# Chapter 15 Applications of Aqueous Equilibria Addition of base: Normal human blood pH is 7.4 and has a narrow range of about +/- 0.2.

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Chapter 15 Applications of Aqueous Equilibria Addition of base: Normal human blood pH is 7.4 and has a narrow range of about +/- 0.2

When an acid or base is added to water, the pH changes drastically. A buffer solution resists a change in pH when an acid or base is added. Buffer Solutions Buffers: Mixture of a weak acid and its salt Mixture of a weak base and its salt pH = 4 pH = 10.5 pH = 6.9 pH = 7.1

The common ion effect is the shift in equilibrium caused by the addition of a compound having an ion in common with the dissolved substance. The presence of a common ion suppresses the ionization of a weak acid or a weak base. Consider mixture of CH 3 COONa (strong electrolyte) and CH 3 COOH (weak acid). CH 3 COONa (s) Na + (aq) + CH 3 COO - (aq) CH 3 COOH (aq) H + (aq) + CH 3 COO - (aq) common ion Understanding Buffer Solutions

Consider mixture of salt NaA and weak acid HA. HA (aq) H + (aq) + A - (aq) NaA (s) Na + (aq) + A - (aq) K a = [H + ][A - ] [HA] [H + ] = K a [HA] [A - ] -log [H + ] = -log K a - log [HA] [A - ] -log [H + ] = -log K a + log [A - ] [HA] pH = pK a + log [A - ] [HA] pK a = -log K a Henderson-Hasselbalch equation pH = pK a + log [conjugate base] [acid] pH of a Buffer:

Using Henderson-Hasselbalch equation pH = pK a + log [HCOO - ] [HCOOH] HCOOH : K a = 1.67 X 10 -4, pK a = 3.78 pH = 3.77 + log [0.52] [0.30] = 4.02 What is the pH of a solution containing 0.30 M HCOOH and 0.52 M HCOOK? (K a = 1.67 X 10 -4 ).

A buffer solution is a solution of: 1.A weak acid or a weak base and 2.The salt of the weak acid or weak base Both must be present! A buffer solution has the ability to resist changes in pH A buffer solution has the ability to resist changes in pH upon the addition of small amounts of either acid or base. Add strong acid H + (aq) + CH 3 COO - (aq) CH 3 COOH (aq) Add strong base OH - (aq) + CH 3 COOH (aq) CH 3 COO - (aq) + H 2 O (l) Consider an equal molar mixture of CH 3 COOH and CH 3 COONa

Which of the following are buffer systems? (a) KF/HF (b) KBr/HBr, (c) Na 2 CO 3 /NaHCO 3 (a) HF is a weak acid and F - is its conjugate base buffer solution (b) HBr is a strong acid not a buffer solution (c) CO 3 2- is a weak base and HCO 3 - is it conjugate acid buffer solution

Blood Plasma pH = 7.4

Buffer Solutions02

= 9.20 Calculate the pH of the 0.30 M NH 3 /0.36 M NH 4 Cl buffer system. What is the pH after the addition of 20.0 mL of 0.050 M NaOH to 80.0 mL of the buffer solution? (K a = 5.62 X 10 -10 ). NH 4 + (aq) H + (aq) + NH 3 (aq) pH = pK a + log [NH 3 ] [NH 4 + ] pK a = 9.25 pH = 9.25 + log [0.30] [0.36] = 9.17 NH 4 + (aq) + OH - (aq) H 2 O (l) + NH 3 (aq) Initial (moles) End (moles) 0.36 X0.0 800 =0.0290.050 x 0.0200 = 0.001 0.30 X.0800 = 0.024 0.029-0.001 = 0.0280.001-0.001 =0.0 0.024 + 0.001 = 0.025 pH = 9.25 + log [0.25] [0.28] [NH 4 + ] = 0.028 0.10 final volume = 80.0 mL + 20.0 mL = 100 mL, 0.1 L [NH 3 ] = 0.025 0.10 -0.001 +0.001 Change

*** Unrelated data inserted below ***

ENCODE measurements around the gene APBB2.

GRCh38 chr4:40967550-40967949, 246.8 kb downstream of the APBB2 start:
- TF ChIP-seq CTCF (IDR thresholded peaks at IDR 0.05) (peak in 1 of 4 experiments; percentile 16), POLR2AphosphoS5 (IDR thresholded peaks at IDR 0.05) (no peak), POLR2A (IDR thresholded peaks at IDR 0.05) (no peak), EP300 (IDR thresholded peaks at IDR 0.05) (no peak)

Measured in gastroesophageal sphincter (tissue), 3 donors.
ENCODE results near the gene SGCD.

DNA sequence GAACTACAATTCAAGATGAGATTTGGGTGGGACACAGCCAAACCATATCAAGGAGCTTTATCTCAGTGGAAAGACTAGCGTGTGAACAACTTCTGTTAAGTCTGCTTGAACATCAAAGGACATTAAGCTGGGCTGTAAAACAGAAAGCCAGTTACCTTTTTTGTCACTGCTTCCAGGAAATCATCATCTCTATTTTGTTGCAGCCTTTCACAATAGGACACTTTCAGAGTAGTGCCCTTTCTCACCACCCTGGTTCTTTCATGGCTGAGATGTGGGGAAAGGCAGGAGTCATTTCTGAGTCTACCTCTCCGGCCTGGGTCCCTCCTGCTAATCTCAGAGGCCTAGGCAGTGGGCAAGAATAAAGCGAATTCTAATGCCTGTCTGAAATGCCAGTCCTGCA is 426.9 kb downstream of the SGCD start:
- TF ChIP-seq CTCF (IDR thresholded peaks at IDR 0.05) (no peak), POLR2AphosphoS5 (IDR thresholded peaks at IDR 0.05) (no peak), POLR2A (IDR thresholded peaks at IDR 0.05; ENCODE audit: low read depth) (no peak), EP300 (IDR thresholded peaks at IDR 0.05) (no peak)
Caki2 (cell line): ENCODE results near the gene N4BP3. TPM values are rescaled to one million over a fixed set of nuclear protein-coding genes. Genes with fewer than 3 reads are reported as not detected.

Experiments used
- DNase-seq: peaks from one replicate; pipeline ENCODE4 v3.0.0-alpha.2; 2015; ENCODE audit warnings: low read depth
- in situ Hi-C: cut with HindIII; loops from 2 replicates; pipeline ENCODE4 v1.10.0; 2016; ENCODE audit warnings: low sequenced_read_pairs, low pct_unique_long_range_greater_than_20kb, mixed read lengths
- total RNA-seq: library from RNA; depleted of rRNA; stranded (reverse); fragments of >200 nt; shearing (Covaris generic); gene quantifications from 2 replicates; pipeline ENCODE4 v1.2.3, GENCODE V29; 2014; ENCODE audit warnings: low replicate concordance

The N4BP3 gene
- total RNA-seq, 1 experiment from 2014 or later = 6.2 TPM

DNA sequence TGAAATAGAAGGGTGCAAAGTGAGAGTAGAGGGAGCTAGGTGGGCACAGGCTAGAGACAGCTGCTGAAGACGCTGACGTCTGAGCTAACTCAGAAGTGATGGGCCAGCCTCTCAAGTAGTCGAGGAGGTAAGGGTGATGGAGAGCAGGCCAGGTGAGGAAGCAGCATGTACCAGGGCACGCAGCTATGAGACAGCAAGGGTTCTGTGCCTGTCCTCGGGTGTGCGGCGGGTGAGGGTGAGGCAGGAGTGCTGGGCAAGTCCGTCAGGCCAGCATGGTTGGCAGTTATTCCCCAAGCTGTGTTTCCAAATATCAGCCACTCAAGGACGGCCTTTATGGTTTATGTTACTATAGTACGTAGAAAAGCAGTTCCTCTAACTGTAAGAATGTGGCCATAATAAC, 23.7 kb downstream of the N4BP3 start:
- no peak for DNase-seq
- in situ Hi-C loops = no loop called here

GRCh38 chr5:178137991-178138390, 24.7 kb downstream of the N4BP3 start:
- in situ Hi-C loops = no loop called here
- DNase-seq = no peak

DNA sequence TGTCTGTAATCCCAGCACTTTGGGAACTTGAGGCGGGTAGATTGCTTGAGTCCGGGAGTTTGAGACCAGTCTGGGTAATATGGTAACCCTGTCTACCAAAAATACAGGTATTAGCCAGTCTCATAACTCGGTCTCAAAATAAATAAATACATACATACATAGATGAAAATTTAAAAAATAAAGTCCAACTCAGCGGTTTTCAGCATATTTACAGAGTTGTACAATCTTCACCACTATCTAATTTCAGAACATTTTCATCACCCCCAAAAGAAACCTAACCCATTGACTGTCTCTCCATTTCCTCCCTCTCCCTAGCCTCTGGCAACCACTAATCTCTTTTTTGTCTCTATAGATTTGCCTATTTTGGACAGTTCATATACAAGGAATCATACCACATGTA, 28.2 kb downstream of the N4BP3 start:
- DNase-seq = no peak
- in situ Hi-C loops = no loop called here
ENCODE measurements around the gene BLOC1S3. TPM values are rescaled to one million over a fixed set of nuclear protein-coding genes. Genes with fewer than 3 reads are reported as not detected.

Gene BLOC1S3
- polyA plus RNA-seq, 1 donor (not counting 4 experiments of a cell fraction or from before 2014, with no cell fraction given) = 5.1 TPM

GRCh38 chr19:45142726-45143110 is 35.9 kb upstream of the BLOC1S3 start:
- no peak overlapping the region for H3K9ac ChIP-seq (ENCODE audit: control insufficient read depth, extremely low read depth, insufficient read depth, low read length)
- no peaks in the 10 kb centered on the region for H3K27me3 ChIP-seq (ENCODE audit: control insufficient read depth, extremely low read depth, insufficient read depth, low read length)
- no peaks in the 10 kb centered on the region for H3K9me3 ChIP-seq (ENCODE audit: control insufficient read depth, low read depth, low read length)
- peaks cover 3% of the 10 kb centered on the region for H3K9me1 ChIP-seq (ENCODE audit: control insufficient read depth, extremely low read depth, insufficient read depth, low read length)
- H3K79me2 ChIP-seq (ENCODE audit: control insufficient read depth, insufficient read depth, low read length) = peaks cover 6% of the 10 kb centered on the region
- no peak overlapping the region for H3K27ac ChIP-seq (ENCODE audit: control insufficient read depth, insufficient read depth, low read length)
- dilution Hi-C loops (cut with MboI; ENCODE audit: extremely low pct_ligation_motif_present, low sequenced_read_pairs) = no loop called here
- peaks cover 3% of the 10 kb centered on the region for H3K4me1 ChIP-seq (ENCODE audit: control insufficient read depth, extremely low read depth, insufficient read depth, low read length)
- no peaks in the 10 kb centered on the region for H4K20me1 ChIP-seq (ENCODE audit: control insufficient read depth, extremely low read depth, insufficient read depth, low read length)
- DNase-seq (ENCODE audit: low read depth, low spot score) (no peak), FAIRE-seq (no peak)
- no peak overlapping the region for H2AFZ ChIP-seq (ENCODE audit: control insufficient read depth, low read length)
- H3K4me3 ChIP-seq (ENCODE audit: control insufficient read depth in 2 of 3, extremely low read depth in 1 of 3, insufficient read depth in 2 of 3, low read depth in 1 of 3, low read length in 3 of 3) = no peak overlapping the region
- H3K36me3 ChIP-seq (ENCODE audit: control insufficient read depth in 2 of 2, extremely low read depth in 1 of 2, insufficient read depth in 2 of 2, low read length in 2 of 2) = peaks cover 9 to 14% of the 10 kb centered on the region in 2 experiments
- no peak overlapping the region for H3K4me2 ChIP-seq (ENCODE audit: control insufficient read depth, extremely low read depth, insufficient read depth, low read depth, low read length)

Titrations Slowly add base to unknown acid UNTIL The indicator changes color (pink)

Titrations In a titration a solution of accurately known concentration is added gradually added to another solution of unknown concentration until the chemical reaction between the two solutions is complete. Equivalence point – the point at which the reaction is complete Indicator – substance that changes color at (or near) the equivalence point Slowly add base to unknown acid UNTIL The indicator changes color (pink)

Acid–Base Titration Curves01

Strong Acid-Strong Base Titrations Equivalence Point: The point at which stoichiometrically equivalent quantities of acid and base have been mixed together.

Strong Acid-Strong Base Titrations 1.Before Addition of Any NaOH 0.100 M HCl

2.Before the Equivalence Point Strong Acid-Strong Base Titrations 2H 2 O(l)H 3 O 1+ (aq) + OH 1- (aq) 100% Excess H 3 O 1+

3.At the Equivalence Point Strong Acid-Strong Base Titrations The quantity of H 3 O 1+ is equal to the quantity of added OH 1-. pH = 7

4.Beyond the Equivalence Point Strong Acid-Strong Base Titrations Excess OH 1-

Strong Acid-Strong Base Titrations

Weak Acid-Strong Base Titrations

1.Before Addition of Any NaOH 0.100 M CH 3 CO 2 H H 3 O 1+ (aq) + CH 3 CO 2 1- (aq)CH 3 CO 2 H(aq) + H 2 O(l)

Weak Acid-Strong Base Titrations 2.Before the Equivalence Point H 2 O(l) + CH 3 CO 2 1- (aq)CH 3 CO 2 H(aq) + OH 1- (aq) 100% Excess CH 3 CO 2 H Buffer region

Weak Acid-Strong Base Titrations 3.At the Equivalence Point OH 1- (aq) + CH 3 CO 2 H(aq)CH 3 CO 2 1- (aq) + H 2 O(l) Notice how the pH at the equivalence point is shifted up versus the strong acid titration. pH > 7

Notice that the strong and weak acid titration curves correspond after the equivalence point. Weak Acid-Strong Base Titrations 4.Beyond the Equivalence Point Excess OH 1-

Titration of a Weak Acid with a Strong Base With weaker acids, the initial pH is higher and pH changes near the equivalence point are more subtle.

Strong Acid-Weak Base Titrations HCl (aq) + NH 3 (aq) NH 4 Cl (aq) NH 4 + (aq) + H 2 O (l) NH 3 (aq) + H + (aq) At equivalence point (pH < 7): H + (aq) + NH 3 (aq) NH 4 + (aq)

Exactly 100 mL of 0.10 M HNO 2 are titrated with a 0.10 M NaOH solution. What is the pH at the equivalence point ? HNO 2 (aq) + OH - (aq) NO 2 - (aq) + H 2 O (l) start (moles) end (moles) 0.01 0.0 0.01 NO 2 - (aq) + H 2 O (l) OH - (aq) + HNO 2 (aq) Initial (M) Change (M) Equilibrium (M) 0.050.00 -x-x+x+x 0.05 - x 0.00 +x+x xx [NO 2 - ] = 0.01 0.200 = 0.05 M Final volume = 200 mL K b = [OH - ][HNO 2 ] [NO 2 - ] = x2x2 0.05-x = 2.2 x 10 -11 0.05 – x  0.05x  1.05 x 10 -6 = [OH - ] pOH = 5.98 pH = 14 – pOH = 8.02

Polyprotic Acids: Titration of Diprotic Acid + Strong Base

Titration of a Triprotic Acid: H 3 PO 4 + Strong Base

Fractional precipitation is a method of removing one ion type while leaving others in solution. Ions are added that will form an insoluble product with one ion and a soluble one with others. When both products are insoluble, their relative K sp values can be used for separation. Fractional Precipitation01

Solubility Equilibria AgCl (s) Ag + (aq) + Cl - (aq) K sp = [Ag + ][Cl - ]K sp is the solubility product constant MgF 2 (s) Mg 2+ (aq) + 2F - (aq) K sp = [Mg 2+ ][F - ] 2 Ag 2 CO 3 (s) 2Ag + (aq) + CO 3 2 - (aq) K sp = [Ag + ] 2 [CO 3 2 - ] Ca 3 (PO 4 ) 2 (s) 3Ca 2+ (aq) + 2PO 4 3 - (aq) K sp = [Ca 2+ ] 3 [PO 4 3 - ] 2 Dissolution of an ionic solid in aqueous solution: Q (IP) = K sp Saturated solution Q (IP) < K sp Unsaturated solution No precipitate Q (IP) > K sp Supersaturated solution Precipitate will form K sp = 1.8 x 10 -10 K sp : Solubility Product (IP) : Ion product

Measuring K sp and Calculating Solubility from K sp